BLK_INIT_QUEUE(9) Block Devices BLK_INIT_QUEUE(9)NAME
blk_init_queue - prepare a request queue for use with a block device
struct request_queue * blk_init_queue(request_fn_proc * rfn, spinlock_t * lock);
The function to be called to process requests that have been placed on the queue.
Request queue spin lock
If a block device wishes to use the standard request handling procedures, which sorts requests and coalesces adjacent requests, then it
must call blk_init_queue. The function rfn will be called when there are requests on the queue that need to be processed. If the device
supports plugging, then rfn may not be called immediately when requests are available on the queue, but may be called at some time later
instead. Plugged queues are generally unplugged when a buffer belonging to one of the requests on the queue is needed, or due to memory
rfn is not required, or even expected, to remove all requests off the queue, but only as many as it can handle at a time. If it does leave
requests on the queue, it is responsible for arranging that the requests get dealt with eventually.
The queue spin lock must be held while manipulating the requests on the request queue; this lock will be taken also from interrupt context,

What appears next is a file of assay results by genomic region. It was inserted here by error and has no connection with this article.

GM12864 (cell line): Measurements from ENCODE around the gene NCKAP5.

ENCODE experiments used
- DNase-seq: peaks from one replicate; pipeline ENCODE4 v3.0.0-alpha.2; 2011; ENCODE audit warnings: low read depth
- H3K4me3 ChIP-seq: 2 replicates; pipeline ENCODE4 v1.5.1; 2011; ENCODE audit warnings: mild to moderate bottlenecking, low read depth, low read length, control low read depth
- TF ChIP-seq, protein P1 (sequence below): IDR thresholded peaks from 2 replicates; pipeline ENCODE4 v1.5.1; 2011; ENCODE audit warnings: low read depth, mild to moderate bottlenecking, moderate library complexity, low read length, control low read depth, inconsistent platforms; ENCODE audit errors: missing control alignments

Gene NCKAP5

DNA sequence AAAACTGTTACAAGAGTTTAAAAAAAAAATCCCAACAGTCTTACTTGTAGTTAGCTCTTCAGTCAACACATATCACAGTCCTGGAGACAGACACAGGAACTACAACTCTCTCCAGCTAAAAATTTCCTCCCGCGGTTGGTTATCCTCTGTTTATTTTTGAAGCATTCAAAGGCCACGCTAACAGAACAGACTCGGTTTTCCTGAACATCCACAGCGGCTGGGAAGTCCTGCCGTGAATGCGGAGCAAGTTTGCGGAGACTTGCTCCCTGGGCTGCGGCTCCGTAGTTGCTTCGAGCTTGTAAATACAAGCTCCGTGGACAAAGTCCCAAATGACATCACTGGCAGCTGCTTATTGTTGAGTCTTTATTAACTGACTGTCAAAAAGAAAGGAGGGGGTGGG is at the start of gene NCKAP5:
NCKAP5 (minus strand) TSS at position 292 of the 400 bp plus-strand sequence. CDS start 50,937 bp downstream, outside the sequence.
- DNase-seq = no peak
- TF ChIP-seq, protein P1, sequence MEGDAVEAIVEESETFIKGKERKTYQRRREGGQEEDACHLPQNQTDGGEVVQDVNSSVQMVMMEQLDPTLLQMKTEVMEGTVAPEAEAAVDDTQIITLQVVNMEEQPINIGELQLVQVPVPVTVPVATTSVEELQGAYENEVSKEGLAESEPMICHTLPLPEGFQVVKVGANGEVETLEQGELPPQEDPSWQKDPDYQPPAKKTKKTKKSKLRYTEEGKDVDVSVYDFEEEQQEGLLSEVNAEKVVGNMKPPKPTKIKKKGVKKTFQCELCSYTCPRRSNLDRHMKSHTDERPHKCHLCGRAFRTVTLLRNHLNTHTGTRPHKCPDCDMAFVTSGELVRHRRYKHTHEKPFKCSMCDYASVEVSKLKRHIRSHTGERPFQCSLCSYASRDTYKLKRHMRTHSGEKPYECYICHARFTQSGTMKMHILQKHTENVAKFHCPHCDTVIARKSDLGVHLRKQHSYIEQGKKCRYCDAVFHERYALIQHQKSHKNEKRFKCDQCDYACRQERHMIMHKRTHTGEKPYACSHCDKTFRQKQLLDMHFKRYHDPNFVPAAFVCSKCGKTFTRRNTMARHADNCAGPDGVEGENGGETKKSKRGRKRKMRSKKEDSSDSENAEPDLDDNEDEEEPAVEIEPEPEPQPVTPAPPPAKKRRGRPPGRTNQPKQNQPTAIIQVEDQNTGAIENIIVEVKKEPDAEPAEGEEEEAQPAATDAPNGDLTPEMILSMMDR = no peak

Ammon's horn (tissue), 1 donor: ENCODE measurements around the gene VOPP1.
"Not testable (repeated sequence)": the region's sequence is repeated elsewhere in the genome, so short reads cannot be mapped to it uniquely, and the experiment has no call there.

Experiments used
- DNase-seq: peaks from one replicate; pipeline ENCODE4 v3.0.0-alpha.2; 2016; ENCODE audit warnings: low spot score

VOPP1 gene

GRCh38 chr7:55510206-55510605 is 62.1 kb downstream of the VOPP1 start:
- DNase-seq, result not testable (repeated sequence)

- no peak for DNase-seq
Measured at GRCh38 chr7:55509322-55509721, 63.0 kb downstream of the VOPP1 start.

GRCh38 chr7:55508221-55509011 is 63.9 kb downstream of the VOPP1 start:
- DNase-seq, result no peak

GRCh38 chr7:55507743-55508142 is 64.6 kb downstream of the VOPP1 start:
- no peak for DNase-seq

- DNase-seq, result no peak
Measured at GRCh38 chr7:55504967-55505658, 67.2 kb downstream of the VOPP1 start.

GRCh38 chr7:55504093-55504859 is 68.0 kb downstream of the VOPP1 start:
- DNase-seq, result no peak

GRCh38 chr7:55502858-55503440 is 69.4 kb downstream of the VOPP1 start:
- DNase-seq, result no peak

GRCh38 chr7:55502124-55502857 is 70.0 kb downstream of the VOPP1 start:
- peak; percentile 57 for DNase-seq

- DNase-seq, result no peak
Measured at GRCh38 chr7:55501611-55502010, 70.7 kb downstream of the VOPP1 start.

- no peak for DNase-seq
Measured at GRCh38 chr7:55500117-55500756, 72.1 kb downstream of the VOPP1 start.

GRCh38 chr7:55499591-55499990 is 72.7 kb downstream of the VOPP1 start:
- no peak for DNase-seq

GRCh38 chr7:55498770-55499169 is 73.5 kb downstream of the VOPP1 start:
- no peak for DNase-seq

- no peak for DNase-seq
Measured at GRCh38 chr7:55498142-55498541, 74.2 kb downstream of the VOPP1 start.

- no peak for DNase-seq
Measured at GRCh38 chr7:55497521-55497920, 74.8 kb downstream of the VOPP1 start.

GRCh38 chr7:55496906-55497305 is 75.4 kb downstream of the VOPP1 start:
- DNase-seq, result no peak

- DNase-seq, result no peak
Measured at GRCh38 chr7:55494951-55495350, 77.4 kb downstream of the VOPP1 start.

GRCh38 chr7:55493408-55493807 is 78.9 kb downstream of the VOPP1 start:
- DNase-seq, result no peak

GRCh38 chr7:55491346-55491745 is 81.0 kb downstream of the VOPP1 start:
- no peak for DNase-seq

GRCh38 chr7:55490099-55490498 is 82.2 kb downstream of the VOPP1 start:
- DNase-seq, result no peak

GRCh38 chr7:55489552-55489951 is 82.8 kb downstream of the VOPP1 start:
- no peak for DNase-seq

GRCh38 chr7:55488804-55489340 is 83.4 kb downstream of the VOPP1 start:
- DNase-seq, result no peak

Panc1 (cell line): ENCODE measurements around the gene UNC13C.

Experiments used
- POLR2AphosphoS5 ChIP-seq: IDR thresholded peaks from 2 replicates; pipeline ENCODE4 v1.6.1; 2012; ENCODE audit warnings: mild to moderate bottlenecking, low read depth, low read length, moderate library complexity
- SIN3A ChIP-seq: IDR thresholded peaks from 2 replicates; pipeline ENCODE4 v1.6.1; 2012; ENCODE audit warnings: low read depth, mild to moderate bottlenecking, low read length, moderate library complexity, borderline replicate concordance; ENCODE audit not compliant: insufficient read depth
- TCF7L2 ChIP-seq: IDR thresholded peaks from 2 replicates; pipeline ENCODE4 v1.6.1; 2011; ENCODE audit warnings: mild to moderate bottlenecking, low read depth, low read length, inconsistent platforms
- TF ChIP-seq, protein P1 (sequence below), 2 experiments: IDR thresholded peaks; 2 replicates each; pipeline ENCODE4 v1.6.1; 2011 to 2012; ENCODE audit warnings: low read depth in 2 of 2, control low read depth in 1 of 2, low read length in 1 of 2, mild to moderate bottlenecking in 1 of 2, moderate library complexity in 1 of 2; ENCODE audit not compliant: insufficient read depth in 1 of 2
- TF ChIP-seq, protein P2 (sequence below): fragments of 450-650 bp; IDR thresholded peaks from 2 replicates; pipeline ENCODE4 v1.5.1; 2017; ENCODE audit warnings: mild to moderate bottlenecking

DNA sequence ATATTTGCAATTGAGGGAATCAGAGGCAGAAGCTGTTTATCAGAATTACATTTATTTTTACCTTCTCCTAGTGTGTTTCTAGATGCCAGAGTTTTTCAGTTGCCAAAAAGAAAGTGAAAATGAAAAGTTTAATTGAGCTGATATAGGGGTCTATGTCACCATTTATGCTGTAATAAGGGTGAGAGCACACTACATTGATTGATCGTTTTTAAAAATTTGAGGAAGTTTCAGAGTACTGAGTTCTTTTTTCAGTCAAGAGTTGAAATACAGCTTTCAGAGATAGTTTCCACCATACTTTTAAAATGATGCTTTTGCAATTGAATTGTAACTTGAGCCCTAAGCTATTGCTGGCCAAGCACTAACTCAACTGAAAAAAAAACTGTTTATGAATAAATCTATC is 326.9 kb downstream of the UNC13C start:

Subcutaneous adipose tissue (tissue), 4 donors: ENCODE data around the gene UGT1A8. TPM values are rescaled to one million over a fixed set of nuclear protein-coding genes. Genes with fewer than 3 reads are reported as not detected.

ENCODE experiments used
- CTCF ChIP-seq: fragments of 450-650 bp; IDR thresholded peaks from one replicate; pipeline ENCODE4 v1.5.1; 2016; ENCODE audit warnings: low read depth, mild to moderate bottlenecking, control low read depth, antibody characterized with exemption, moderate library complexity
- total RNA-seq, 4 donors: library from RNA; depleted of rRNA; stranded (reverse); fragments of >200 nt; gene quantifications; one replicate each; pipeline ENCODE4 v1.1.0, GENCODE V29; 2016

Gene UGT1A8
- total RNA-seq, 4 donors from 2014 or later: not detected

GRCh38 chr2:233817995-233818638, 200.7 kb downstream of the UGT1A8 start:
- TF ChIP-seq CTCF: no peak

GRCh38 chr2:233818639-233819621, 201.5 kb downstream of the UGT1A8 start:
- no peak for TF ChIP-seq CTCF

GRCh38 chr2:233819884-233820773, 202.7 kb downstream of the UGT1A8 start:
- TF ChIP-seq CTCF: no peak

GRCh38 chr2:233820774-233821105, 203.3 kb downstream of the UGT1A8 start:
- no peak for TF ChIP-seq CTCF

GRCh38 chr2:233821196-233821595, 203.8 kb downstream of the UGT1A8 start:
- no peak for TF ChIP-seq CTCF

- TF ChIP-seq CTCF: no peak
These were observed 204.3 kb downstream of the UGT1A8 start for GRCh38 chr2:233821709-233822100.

so irq disabling is needed for it.
Function returns a pointer to the initialized request queue, or NULL if it didn't succeed.
blk_init_queue must be paired with a blk_cleanup_queue call when the block device is deactivated (such as at module unload).
COPYRIGHT Kernel Hackers Manual 3.10 June 2014 BLK_INIT_QUEUE(9)
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qdisable(8B) PBS qdisable(8B)NAME
qdisable - disable input to a pbs destination
qdisable destination ...
The qdisable command directs that a destination should no longer accept batch jobs. If the command is accepted, the destination will no
longer accept Queue Job requests which specified the disabled queue. Jobs which already reside in the queue will continue to be processed.
This allows a queue to be "drained."
In order to execute qdisable, the user must have PBS Operation or Manager privilege.
The qdisable command accepts one or more destination operands. The operands are one of three forms:
If queue is specified, the request is to disable that queue at the default server. If the @server form is given, the request is to disable
all the queues at that server. If a full destination identifier, queue@server, is given, the request is to disable the named queue at the
The qdisable command will write a diagnostic message to standard error for each error occurrence.
Upon successful processing of all the operands presented to the qdisable command, the exit status will be a value of zero.
If the qdisable command fails to process any operand, the command exits with a value greater than zero.
SEE ALSO pbs_server(8B), qmgr(1B), and qenable(8B)Localqdisable(8B)
I'd like to know a logic or a strategy to count the number of I/O requests that are being made. I have the PID of the process for which this needed to be done. Does anyone have any clue as to how to do this? This is to be done in Kernel programming in C.
This is to be done in... (2 Replies)